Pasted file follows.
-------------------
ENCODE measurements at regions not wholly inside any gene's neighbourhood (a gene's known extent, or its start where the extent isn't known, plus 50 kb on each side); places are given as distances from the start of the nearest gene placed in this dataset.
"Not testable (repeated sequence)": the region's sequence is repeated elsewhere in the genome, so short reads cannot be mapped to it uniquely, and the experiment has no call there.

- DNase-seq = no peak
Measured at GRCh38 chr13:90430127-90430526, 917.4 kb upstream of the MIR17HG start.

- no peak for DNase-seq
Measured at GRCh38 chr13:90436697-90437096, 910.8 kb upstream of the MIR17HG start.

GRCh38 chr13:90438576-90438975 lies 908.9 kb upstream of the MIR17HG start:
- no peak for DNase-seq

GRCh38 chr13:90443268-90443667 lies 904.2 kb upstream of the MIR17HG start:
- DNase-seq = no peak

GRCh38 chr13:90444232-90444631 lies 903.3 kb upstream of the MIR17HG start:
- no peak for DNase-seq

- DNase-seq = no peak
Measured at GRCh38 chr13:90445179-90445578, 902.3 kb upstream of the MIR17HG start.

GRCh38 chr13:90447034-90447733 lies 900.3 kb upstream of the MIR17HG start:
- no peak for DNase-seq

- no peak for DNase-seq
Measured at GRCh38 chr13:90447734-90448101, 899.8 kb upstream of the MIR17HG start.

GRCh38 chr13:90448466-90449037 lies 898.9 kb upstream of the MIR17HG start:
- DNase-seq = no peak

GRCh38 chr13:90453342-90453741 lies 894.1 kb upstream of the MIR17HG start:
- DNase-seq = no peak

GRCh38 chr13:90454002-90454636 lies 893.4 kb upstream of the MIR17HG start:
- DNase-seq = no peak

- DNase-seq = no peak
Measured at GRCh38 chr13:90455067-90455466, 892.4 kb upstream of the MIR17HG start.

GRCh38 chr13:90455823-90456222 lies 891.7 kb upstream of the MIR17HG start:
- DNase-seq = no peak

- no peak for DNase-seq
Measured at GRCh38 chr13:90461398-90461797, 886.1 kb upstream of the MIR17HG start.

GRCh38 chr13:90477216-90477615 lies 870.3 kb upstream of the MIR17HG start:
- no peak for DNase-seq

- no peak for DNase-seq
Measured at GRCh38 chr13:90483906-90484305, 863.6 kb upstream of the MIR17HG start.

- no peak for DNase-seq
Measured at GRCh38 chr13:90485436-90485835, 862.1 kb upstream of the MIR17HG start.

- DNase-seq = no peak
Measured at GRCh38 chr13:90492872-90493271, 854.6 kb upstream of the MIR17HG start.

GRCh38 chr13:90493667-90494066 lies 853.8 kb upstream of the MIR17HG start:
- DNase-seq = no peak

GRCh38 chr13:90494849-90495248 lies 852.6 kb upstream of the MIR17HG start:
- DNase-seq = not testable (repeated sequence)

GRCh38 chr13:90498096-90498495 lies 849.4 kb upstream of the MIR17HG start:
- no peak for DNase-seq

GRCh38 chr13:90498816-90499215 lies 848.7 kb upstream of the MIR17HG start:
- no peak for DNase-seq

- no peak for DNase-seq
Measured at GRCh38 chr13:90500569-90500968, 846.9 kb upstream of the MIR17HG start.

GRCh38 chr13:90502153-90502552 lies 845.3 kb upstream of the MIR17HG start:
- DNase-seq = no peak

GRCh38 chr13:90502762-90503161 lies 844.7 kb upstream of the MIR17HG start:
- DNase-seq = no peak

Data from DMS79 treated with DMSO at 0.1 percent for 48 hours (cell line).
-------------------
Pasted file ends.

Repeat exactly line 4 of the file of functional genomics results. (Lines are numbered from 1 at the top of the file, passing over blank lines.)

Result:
Measured at GRCh38 chr13:90430127-90430526, 917.4 kb upstream of the MIR17HG start.